Monday, October 9, 2017

A Classical Gem: Bertram Goodhue's National Academy of Sciences

Last week the Mid-Atlantic chapter of the ICAA toured a fantastic classical structure by Bertram Goodhue, the National Academy of Sciences. Like much of his work it defies categorization but lets call it 'Beaux Arts' or 'Classical architecture' for now.  Finished in 1924 it was recently renovated by local firm Quinn Evans who did an outstanding job restoring this masterpiece.
The above image, from Quinn Evan's website, shows the Academy from the national mall.  Goodhue was a sort of modernist of his time and while the structures on the mall have to be classical he called this 'Alexandrian' in style, after ancient Egypt, to pass approval. Notice the battered (sloped) walls and a lot of Egyptian details.
 The white marble facade features discrete stone pilasters at the windows and bronze plaques between the windows showing famous figures from the history of science. The ornamental bronze cornice features owls and lynx, the symbols of wisdom and observation.  Notice the Roman lattice panels covering the 3rd floor windows.
Located directly on the national mall, across from the Lincoln Memorial, this building is rather off the tourist radar although it is open to the public weekdays as is the cafeteria (which is good to know given the dearth of places to eat on the mall).
One of the best features on the front facade is rarely seen however. The bronze pocket doors by Lee Lawrie are normally closed during open hours. They feature different symbols of ancient science as well as central panels depicting well-known scientists such as Aristotle, Darwin, and others.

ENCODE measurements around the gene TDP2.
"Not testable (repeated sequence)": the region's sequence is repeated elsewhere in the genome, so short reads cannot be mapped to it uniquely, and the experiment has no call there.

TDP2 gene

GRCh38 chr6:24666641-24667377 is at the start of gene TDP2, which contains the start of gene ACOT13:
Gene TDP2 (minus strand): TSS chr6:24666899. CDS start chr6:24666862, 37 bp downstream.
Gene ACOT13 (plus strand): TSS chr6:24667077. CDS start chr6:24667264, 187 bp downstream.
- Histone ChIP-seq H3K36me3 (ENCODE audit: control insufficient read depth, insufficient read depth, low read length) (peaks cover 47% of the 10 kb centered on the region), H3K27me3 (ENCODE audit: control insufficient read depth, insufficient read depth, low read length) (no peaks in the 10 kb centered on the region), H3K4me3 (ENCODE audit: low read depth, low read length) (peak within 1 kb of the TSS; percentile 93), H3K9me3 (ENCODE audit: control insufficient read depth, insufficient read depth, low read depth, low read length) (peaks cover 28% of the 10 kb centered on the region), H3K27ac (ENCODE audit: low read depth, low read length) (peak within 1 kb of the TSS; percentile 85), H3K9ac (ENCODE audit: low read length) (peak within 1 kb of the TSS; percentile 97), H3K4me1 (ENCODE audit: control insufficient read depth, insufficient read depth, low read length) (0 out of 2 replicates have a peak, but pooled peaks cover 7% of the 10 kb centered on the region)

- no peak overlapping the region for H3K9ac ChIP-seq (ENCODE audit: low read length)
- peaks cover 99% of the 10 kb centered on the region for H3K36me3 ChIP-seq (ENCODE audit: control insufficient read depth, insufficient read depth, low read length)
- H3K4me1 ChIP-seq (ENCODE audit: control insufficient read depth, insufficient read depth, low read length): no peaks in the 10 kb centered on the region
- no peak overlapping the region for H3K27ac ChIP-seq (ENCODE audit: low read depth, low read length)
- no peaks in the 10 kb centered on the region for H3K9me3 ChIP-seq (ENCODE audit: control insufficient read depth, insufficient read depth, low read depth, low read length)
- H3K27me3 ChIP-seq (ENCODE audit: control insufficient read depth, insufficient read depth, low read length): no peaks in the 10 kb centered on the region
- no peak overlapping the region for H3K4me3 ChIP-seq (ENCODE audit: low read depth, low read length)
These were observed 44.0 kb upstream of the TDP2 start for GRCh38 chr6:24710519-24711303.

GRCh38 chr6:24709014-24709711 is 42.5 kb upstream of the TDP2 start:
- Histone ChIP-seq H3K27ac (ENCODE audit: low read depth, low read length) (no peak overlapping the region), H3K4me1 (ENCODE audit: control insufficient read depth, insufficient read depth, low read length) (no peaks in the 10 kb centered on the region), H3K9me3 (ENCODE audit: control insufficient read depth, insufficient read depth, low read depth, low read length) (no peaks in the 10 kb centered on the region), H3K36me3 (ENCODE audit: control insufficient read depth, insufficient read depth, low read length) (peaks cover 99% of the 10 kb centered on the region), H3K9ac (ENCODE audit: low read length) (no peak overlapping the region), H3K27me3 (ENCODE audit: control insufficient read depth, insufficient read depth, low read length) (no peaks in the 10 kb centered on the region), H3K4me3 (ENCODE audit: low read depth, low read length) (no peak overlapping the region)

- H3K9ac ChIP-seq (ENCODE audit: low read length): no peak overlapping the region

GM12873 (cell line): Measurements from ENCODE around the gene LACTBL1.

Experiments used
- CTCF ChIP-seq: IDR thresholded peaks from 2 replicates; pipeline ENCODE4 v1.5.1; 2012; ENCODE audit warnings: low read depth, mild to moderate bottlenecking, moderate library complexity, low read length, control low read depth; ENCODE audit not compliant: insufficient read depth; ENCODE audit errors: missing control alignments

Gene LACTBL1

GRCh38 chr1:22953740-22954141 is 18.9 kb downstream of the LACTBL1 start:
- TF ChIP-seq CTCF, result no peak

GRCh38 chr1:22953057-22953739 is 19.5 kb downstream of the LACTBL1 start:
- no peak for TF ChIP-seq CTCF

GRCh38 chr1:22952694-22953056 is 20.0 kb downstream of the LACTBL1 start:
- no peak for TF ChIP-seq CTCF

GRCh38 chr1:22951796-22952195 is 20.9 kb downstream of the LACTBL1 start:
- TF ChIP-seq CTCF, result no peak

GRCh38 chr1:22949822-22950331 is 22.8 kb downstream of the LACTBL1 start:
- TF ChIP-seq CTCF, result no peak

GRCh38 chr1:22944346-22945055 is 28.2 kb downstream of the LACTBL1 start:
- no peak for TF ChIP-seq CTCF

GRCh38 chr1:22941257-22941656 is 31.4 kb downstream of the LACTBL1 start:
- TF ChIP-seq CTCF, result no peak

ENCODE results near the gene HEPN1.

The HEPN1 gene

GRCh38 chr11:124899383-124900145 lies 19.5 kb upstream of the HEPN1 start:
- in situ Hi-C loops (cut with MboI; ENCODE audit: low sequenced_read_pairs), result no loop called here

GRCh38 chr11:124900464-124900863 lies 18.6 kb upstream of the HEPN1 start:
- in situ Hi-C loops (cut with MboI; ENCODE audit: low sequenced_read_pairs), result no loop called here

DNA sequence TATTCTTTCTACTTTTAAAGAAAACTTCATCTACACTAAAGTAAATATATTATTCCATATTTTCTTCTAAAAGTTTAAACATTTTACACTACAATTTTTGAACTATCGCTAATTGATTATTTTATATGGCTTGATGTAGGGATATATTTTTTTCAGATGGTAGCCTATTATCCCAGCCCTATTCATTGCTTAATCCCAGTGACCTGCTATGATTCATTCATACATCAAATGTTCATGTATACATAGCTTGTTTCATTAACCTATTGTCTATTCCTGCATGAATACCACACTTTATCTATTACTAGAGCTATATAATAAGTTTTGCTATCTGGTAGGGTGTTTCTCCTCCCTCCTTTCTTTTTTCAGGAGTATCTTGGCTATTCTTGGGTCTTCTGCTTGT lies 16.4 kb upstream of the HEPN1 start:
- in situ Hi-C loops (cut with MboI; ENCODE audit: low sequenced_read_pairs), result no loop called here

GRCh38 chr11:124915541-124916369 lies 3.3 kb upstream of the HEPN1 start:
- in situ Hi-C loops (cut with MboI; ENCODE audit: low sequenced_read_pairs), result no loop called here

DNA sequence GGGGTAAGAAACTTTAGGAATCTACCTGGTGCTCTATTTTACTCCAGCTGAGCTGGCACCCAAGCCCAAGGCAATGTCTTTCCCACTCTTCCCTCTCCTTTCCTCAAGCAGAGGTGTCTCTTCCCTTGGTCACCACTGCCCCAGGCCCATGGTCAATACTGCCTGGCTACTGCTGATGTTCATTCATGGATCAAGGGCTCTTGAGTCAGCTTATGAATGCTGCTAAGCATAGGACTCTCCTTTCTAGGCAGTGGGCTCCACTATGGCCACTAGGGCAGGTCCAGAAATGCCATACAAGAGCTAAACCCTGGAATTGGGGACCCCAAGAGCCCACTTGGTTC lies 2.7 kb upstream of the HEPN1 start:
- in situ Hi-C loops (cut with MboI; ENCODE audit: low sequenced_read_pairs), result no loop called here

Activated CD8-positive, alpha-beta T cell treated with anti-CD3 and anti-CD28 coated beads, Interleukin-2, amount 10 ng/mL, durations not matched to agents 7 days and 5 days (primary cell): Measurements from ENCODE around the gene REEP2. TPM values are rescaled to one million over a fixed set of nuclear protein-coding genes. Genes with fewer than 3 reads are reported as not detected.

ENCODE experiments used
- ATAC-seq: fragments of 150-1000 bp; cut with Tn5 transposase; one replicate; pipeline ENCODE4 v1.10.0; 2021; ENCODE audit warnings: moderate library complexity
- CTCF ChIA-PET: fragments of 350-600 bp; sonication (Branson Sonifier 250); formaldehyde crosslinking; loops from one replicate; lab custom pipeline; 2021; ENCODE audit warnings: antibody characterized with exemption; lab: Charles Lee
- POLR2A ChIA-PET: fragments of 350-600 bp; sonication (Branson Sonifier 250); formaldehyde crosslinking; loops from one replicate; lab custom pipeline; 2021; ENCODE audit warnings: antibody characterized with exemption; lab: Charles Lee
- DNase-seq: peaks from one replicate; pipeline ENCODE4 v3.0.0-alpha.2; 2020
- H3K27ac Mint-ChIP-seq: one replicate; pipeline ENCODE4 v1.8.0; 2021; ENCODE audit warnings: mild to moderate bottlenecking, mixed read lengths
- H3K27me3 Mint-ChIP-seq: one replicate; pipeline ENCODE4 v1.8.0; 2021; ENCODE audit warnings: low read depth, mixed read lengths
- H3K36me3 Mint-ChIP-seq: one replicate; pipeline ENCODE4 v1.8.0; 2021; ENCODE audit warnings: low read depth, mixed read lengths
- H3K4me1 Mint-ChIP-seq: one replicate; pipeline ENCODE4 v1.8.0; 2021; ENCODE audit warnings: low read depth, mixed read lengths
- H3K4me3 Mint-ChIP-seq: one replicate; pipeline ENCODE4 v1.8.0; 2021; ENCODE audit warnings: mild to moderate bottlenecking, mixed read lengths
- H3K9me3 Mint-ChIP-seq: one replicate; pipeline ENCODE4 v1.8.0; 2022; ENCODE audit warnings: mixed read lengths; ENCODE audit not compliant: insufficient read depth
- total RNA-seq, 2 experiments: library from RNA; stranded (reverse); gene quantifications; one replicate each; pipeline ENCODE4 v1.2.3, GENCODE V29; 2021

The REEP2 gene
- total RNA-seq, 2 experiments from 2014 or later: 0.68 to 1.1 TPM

This photo above shows the doors sans patina. I prefer the green patina.
The small entry vestibule is full of lovely details; stone clad walls, custom bronze sconces and rather wonderful bronze radiator covers.
 Although the radiators were removed during the renovation in favor of a more modern HVAC system the covers were retained and (mostly) hide the modern air grilles.
 The bronze and glass doors into the lobby feature symbols of the zodiac; also by Lee Lawrie.
Wonderful original hardware is found throughout the Academy; Love these intertwined snake pulls! The patina on these interior doors however is faux; only the exterior bronze has the natural green patina and on the interior it was faux painted (hard to detect unless you look closely!).
 The entry foyer has a marvelous poly-chromed mahogany ceiling.
 I would take these bronze torchieres home if I could!
2 bronze angels flank the doors into the great hall. Sadly these were part of a set of 4 salvaged from the original Bertrum Goodhue designed lectern that was thrown away in the 1960s (?!?!). THROWN AWAY.
The Great Hall is really Goodhue's piece de resistance.  The dome features a mosaic by Hildreth Meiere on acoustiblok over a structural Guastavino tile structure.  Originally all meetings were held here and seats are located on the mezzanine level. The academy quickly outgrew the space.
 An astrolabe by Lee Lawrie is in the center and descends down into the floor for meetings (and the original lectern sat here).
 Don't miss a great tour of this mosaic and all of the symbolism on the NAS website -HERE.
It was hard to capture the true vivid colors of this mosaic on a bright sunny day so please visit the link! Until the restoration it was rather dull with 80 years of accumulated cigarette smoke.
 Lee Lawrie also provided the stone column capitals in addition to all of the metalwork.
The large mural by Albert Herter above the doors to the new auditorium (added in the 60s) depicts Prometheus lighting a torch from the chariot of the sun god Helios to bring knowledge to humanity (sadly I don't think that worked out so well but the mural is gorgeous).
The real star of the building is all of the custom metal hardware provided by Lee Lawrie.  Why not have the things you touch everyday be beautiful? I'm obsessed with hardware in general though.
 The snake head caps to the handrails were a nice touch.
Above you can see one of the  many custom bronze light fixtures on the acoustiblok walls - you find this material that resembles stone but absorbs sound in a lot of public structures from this time period.
 Back towards the entrance, the library is off to the left.